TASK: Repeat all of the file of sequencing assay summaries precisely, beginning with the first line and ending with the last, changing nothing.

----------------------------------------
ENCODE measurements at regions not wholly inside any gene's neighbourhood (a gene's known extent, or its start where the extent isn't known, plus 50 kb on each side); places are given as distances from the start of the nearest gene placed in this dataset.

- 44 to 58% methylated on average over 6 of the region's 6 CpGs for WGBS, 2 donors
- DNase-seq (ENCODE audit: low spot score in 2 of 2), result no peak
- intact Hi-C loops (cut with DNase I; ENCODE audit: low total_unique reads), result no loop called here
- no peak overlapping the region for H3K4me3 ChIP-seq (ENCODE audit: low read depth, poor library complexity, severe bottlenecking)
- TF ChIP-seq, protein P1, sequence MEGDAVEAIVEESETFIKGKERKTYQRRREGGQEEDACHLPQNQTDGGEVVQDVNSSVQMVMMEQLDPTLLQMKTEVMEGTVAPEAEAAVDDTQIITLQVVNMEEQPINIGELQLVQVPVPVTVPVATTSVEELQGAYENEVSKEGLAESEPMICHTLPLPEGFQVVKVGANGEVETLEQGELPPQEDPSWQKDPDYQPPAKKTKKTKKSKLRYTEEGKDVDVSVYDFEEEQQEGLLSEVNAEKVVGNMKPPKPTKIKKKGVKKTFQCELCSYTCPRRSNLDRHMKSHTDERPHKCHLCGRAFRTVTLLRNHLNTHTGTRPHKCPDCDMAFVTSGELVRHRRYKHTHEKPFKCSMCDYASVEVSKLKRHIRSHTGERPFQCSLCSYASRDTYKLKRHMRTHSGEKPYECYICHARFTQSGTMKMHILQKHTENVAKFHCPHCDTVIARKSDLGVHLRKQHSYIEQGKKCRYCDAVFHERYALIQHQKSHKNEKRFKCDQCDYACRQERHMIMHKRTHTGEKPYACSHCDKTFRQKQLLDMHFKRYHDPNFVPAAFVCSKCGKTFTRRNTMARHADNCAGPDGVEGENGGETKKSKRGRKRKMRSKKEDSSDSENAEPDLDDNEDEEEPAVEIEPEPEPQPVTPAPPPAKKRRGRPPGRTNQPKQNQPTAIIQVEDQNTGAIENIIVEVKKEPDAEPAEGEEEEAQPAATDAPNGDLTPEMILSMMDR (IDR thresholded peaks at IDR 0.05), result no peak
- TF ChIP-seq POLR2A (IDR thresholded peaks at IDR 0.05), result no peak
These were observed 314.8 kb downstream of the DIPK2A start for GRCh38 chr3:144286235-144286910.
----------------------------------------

ENCODE measurements at regions not wholly inside any gene's neighbourhood (a gene's known extent, or its start where the extent isn't known, plus 50 kb on each side); places are given as distances from the start of the nearest gene placed in this dataset.

- 44 to 58% methylated on average over 6 of the region's 6 CpGs for WGBS, 2 donors
- DNase-seq (ENCODE audit: low spot score in 2 of 2), result no peak
- intact Hi-C loops (cut with DNase I; ENCODE audit: low total_unique reads), result no loop called here
- no peak overlapping the region for H3K4me3 ChIP-seq (ENCODE audit: low read depth, poor library complexity, severe bottlenecking)
- TF ChIP-seq, protein P1, sequence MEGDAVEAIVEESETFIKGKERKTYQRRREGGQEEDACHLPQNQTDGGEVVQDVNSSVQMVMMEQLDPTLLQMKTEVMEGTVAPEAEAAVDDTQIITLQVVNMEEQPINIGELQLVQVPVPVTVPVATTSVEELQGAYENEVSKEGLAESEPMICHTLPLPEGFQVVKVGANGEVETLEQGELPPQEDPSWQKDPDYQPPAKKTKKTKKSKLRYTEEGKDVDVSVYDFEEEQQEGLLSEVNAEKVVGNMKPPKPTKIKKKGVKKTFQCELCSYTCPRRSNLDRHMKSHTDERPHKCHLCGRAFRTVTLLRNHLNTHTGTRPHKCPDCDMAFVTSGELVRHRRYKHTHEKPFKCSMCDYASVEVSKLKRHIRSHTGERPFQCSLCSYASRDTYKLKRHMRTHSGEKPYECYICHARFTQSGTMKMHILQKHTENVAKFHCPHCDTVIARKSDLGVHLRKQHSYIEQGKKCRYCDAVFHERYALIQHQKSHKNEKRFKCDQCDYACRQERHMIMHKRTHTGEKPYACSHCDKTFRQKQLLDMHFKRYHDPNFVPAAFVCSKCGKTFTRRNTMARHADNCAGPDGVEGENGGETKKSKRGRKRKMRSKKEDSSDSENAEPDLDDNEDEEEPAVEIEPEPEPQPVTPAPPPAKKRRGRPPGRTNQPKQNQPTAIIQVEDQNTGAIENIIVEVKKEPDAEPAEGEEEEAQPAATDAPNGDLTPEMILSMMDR (IDR thresholded peaks at IDR 0.05), result no peak
- TF ChIP-seq POLR2A (IDR thresholded peaks at IDR 0.05), result no peak
These were observed 314.8 kb downstream of the DIPK2A start for GRCh38 chr3:144286235-144286910.